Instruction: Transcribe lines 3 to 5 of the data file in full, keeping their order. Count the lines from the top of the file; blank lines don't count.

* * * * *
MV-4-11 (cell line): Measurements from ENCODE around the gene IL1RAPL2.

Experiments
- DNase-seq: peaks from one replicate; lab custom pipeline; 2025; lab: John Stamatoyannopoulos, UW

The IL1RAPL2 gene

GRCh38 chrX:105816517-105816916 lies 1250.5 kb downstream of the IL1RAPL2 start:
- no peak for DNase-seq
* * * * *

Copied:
- DNase-seq: peaks from one replicate; lab custom pipeline; 2025; lab: John Stamatoyannopoulos, UW

The IL1RAPL2 gene

GRCh38 chrX:105816517-105816916 lies 1250.5 kb downstream of the IL1RAPL2 start: